Sunday, April 4, 2021

Triplicate: Songs For the Everyday Person

Release Date: March 31, 2017

Produced by Jack Frost

Disc One - Til' The Sun Goes Down

1) I Guess I'll Have to Change My Plans 2) September of My Years 3) I Could Have Told You 4) Once Upon A Time 5) Stormy Weather 6) This Nearly Was Mine 7) That Old Feeling 8) It Gets Lonely Early 9) My One and Only Love 10) Trade Winds

Disc Two - Devil Dolls

1) Braggin' 2) As Time Goes By 3) Imagination 4) How Deep is the Ocean 5) P.S. I Love You 6) The Best Is Yet To Come 7) But Beautiful 8) Here's That Rainy Day 9) Where is the One 10) There's a Flaw in My Flue

Disc Three - Comin' Home Late

1) Day in, Day Out 2) I Couldn't Sleep a Wink Last Night 3) Sentimental Journey 4) Somewhere Along the Way 5) When the World Was Young 6) These Foolish Things 7) You Go To My Head 8) Stardust 9) It's Funny to Everyone But Me 10) Why Was I Born

After two previous albums of tracks from the American Songbook, Dylan finished this cycle of albums with an unprecedented three-disc release entitled Triplicate.

"I Guess I'll Have To Change My Plans" opens the first disc with Dylan supported by a horn section. "September of My Years" was the title track of a 1965 Frank Sinatra album about a man dealing with turning 50 and reflecting on the time he's got left. The theme connects with ones that have consumed Dylan since Time Out of Mind. In a moody arrangement "I Could Have Told You" appears to be a third person reflection on heartbreak only to realize halfway through the narrator is speaking to himself. "Once Upon A Time" reflects on lost youth and romance, Dylan's vocal is wistful. The torch song "Stormy Weather" keeps the melancholy mood going. From South Pacific, "This Nearly Was Mine" offers another reflection on lost love. "That Old Feeling" features some nice guitar work from Charlie Sexton in a song about an encountering an old flame. "It Gets Lonely Early" could be called the empty nesters blues, the sentiment in the song embraces the realities of aging rather than running from it. The romantic "My One and Only You" and "Trade Winds" bring the first disc to an end.

The middle disc opens with the jaunty "Braggin." Dylan's version of the ever popular "As Time Goes By" immortalized in Casablanca (a movie I'm sure he's watched a lot) feels distant but still gets to the heart of the song. "Imagination" revels in innocence, contrasting with the more reflective songs of the first disc. "How Deep is the Ocean" and "P.S. I Love You" express longing. The mood picks up with "The Best is Yet to Come" with a more adventurous arrangement. "But Beautiful" is a tender ballad on the prospect of love, "Here's That Rainy Day" muses on loneliness in the city. "Where is the One" is vulnerable and hopeful, while "There's a Flaw in my Flue" borders on Gothic with its quasi-mystical imagery, with the narrator hallucinating as he gazes into a fireplace.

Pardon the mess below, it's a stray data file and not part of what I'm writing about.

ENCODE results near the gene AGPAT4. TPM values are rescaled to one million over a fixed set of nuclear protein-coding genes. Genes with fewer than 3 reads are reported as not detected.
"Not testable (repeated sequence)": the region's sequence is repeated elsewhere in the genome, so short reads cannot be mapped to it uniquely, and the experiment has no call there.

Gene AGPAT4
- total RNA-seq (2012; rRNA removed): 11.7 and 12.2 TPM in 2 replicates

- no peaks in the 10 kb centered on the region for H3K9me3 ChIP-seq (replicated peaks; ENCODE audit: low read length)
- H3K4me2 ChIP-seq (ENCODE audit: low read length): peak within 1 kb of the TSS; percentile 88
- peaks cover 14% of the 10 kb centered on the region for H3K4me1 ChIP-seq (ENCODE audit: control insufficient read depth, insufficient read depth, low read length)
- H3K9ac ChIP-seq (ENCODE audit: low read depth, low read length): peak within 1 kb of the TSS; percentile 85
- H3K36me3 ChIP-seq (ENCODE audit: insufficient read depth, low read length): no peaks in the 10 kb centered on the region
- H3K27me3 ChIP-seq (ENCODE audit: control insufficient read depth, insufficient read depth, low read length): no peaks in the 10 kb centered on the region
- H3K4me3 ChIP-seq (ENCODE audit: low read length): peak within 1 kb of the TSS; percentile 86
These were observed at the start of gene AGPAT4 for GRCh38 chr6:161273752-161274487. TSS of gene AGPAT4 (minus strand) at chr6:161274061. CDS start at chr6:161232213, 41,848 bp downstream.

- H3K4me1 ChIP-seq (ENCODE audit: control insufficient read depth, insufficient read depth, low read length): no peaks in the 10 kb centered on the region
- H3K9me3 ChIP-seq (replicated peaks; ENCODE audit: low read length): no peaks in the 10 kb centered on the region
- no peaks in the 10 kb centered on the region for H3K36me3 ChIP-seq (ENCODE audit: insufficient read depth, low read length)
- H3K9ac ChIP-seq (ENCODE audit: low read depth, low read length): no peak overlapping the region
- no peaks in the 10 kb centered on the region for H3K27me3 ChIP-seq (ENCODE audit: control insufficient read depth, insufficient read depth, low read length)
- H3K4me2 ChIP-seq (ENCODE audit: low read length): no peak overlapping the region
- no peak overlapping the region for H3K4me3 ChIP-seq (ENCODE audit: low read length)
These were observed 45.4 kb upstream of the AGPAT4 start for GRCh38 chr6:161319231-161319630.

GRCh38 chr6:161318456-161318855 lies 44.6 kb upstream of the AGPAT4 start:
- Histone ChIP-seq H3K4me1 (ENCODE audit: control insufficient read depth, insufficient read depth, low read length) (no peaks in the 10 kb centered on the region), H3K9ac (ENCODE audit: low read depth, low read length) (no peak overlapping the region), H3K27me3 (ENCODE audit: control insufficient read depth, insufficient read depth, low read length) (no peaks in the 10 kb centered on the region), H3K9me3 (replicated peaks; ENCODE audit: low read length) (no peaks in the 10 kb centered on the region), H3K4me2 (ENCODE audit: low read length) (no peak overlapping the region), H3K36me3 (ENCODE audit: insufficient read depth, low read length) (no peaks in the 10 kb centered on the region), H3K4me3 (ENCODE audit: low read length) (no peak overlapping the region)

The third disc opens with the upbeat "Day In, Day Out" from the swing era. "I Couldn't Sleep a Wink Last Night" reflects on the regret after a quarrel. A favorite of veterans returning home from the Second World War, "Sentimental Journey" muses on returning home "to renew old memories." "Somewhere Along the Way" searches for a past that may never return, "When the World Was Young" also muses on lost youth. "These Foolish Things" looks at every day and how the most random of things can be reminders. "You Go To My Head" is about being in love. Hoagy Carmichael's "Stardust" uses grand imagery of stars and to recall all that was lost. "It's Funny to Everyone But Me" is another torch song with self-deprecating humor in the lyrics. "Why Was I Born" ends the record with an existential message, seemingly encapsulating all the other tracks on Triplicate.

Dylan gave an extensive interview on Triplicate for his website explaining why he recorded these albums, "These songs are cold and clear sighted, there is direct realism in them, faith in ordinary life, just like early rock and roll." The music of the generation preceding Dylan now generally considered archaic helped shape the pop culture of Mid-20th Century. Clearly, these songs mean a great deal to Dylan since he devoted three albums to them. One could cynically argue he recorded these records of the Great American Songbook (many of his peers have done so the preceding decade) as an appeal to his boomer fan base but these songs pre dated the boomers.

Dylan is performing a sort of creative excavation with these albums, rediscovering them and searching for their power and essence. He's done it many times in the past from his debut record Bob Dylan with Columbia recorded way back in 1961 to his 1970 double album Self Portrait. During the 1990s during a fallow period in his songwriting he recorded two well received folk records Good As I've Been To You and World Gone Wrong. His 2009 holiday release Christmas in the Heart (a holiday staple for me) was a precursor to the Sinatra records with their immersion in Mid-Century culture.

Dylan fans and critics generally take a respectacle, but cool, attitude toward his Sinatra cycle of records, probably preferring he continued making albums in the vein of Rough and Rowdy Ways released last year. But he defiantly followed his own muse. At Dylan concerts I attended from 2015-16 crowds would scatter to the concessions and restrooms whenever he began a Sinatra track, but he seemed to revel in performing those songs, taking on a more theatrical pose than usual on stage. Regardless of anyone's opinion, Dylan and his band created an exquisite mood on these albums. Triplicate offers its own fantastical world for anyone willing to enter. 

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